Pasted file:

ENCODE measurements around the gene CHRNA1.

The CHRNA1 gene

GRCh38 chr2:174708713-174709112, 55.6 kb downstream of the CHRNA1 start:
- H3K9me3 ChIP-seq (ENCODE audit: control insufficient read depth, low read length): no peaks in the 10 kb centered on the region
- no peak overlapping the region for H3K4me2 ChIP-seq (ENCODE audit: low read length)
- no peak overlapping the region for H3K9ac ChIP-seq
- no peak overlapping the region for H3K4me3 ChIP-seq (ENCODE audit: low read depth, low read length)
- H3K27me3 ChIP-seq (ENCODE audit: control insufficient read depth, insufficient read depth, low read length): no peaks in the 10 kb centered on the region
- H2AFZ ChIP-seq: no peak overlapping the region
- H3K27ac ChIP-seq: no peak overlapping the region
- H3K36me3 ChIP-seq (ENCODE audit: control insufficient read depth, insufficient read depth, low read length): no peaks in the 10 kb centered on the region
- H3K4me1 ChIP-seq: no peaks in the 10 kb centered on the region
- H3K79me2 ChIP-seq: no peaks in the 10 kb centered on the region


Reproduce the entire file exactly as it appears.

ENCODE measurements around the gene CHRNA1.

The CHRNA1 gene

GRCh38 chr2:174708713-174709112, 55.6 kb downstream of the CHRNA1 start:
- H3K9me3 ChIP-seq (ENCODE audit: control insufficient read depth, low read length): no peaks in the 10 kb centered on the region
- no peak overlapping the region for H3K4me2 ChIP-seq (ENCODE audit: low read length)
- no peak overlapping the region for H3K9ac ChIP-seq
- no peak overlapping the region for H3K4me3 ChIP-seq (ENCODE audit: low read depth, low read length)
- H3K27me3 ChIP-seq (ENCODE audit: control insufficient read depth, insufficient read depth, low read length): no peaks in the 10 kb centered on the region
- H2AFZ ChIP-seq: no peak overlapping the region
- H3K27ac ChIP-seq: no peak overlapping the region
- H3K36me3 ChIP-seq (ENCODE audit: control insufficient read depth, insufficient read depth, low read length): no peaks in the 10 kb centered on the region
- H3K4me1 ChIP-seq: no peaks in the 10 kb centered on the region
- H3K79me2 ChIP-seq: no peaks in the 10 kb centered on the region